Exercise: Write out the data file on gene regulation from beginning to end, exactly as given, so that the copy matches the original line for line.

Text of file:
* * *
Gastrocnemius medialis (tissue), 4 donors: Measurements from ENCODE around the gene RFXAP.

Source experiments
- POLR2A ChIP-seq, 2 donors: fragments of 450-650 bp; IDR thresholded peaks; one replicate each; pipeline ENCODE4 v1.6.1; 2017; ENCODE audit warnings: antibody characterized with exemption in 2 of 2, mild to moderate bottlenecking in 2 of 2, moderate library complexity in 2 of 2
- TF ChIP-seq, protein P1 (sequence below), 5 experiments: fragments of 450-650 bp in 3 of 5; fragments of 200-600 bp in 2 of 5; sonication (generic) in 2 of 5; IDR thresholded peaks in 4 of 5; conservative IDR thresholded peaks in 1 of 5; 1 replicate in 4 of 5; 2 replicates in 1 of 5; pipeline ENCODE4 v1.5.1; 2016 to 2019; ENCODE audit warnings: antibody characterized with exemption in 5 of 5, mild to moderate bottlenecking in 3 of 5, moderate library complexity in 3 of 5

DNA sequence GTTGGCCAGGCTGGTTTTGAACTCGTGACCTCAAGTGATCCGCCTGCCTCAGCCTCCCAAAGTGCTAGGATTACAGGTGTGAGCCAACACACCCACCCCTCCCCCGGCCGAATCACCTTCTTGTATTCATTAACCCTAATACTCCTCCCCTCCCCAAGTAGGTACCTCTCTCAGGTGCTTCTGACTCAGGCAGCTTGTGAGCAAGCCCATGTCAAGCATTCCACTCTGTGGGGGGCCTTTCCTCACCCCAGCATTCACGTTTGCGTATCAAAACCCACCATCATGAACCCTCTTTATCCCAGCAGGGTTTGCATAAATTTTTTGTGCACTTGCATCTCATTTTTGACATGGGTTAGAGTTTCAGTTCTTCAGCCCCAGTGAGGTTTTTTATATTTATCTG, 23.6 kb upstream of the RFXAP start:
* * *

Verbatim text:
Gastrocnemius medialis (tissue), 4 donors: Measurements from ENCODE around the gene RFXAP.

Source experiments
- POLR2A ChIP-seq, 2 donors: fragments of 450-650 bp; IDR thresholded peaks; one replicate each; pipeline ENCODE4 v1.6.1; 2017; ENCODE audit warnings: antibody characterized with exemption in 2 of 2, mild to moderate bottlenecking in 2 of 2, moderate library complexity in 2 of 2
- TF ChIP-seq, protein P1 (sequence below), 5 experiments: fragments of 450-650 bp in 3 of 5; fragments of 200-600 bp in 2 of 5; sonication (generic) in 2 of 5; IDR thresholded peaks in 4 of 5; conservative IDR thresholded peaks in 1 of 5; 1 replicate in 4 of 5; 2 replicates in 1 of 5; pipeline ENCODE4 v1.5.1; 2016 to 2019; ENCODE audit warnings: antibody characterized with exemption in 5 of 5, mild to moderate bottlenecking in 3 of 5, moderate library complexity in 3 of 5

DNA sequence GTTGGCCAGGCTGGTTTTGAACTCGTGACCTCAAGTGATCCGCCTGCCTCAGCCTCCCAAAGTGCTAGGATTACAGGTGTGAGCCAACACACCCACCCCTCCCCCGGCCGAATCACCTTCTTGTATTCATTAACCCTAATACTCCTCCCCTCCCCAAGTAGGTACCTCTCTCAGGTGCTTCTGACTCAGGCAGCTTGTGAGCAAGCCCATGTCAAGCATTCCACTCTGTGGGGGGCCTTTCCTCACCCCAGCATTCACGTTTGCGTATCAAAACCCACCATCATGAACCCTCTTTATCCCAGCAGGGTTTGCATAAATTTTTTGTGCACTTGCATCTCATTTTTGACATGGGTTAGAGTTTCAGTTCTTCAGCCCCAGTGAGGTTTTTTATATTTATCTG, 23.6 kb upstream of the RFXAP start: